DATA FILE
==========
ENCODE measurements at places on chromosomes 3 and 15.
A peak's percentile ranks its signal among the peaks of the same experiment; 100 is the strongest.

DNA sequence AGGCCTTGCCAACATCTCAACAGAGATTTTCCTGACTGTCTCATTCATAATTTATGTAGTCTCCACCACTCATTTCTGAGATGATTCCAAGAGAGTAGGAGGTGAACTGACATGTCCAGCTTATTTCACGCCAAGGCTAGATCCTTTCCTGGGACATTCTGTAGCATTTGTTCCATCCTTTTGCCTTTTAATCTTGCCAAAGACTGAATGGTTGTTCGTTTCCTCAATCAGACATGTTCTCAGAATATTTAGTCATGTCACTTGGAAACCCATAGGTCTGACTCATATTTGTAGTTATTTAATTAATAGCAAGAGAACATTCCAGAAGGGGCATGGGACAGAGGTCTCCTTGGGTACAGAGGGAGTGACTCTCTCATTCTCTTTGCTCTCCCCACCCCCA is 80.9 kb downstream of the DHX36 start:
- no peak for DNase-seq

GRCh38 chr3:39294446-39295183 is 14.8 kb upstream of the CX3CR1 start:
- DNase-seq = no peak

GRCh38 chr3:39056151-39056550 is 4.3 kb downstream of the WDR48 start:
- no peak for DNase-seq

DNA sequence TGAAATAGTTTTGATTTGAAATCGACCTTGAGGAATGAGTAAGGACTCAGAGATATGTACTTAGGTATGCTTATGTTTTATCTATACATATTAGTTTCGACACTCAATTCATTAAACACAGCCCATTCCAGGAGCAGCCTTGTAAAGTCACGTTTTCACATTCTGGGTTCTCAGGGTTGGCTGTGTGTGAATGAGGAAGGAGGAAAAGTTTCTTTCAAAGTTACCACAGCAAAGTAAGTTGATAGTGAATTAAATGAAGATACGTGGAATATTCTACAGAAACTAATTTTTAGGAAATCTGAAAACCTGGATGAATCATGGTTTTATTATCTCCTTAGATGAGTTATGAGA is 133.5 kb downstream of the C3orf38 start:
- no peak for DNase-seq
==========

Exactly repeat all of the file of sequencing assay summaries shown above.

ENCODE measurements at places on chromosomes 3 and 15.
A peak's percentile ranks its signal among the peaks of the same experiment; 100 is the strongest.

DNA sequence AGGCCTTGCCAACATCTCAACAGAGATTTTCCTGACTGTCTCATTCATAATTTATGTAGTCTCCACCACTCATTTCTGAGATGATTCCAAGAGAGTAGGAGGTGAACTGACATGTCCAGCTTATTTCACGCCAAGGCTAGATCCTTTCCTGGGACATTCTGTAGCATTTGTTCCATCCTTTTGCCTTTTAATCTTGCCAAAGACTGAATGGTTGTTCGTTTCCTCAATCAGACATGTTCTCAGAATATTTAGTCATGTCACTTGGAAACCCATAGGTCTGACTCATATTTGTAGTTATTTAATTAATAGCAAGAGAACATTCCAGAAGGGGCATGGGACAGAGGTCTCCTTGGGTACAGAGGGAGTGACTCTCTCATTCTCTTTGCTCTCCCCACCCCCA is 80.9 kb downstream of the DHX36 start:
- no peak for DNase-seq

GRCh38 chr3:39294446-39295183 is 14.8 kb upstream of the CX3CR1 start:
- DNase-seq = no peak

GRCh38 chr3:39056151-39056550 is 4.3 kb downstream of the WDR48 start:
- no peak for DNase-seq

DNA sequence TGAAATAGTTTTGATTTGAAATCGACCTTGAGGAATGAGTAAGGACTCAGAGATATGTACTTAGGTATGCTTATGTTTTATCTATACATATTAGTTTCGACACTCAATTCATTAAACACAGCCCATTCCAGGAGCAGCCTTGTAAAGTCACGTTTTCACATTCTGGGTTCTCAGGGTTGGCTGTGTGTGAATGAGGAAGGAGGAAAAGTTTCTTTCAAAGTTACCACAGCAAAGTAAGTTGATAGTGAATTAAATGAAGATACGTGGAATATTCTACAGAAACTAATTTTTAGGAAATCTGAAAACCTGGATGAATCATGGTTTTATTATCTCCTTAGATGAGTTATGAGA is 133.5 kb downstream of the C3orf38 start:
- no peak for DNase-seq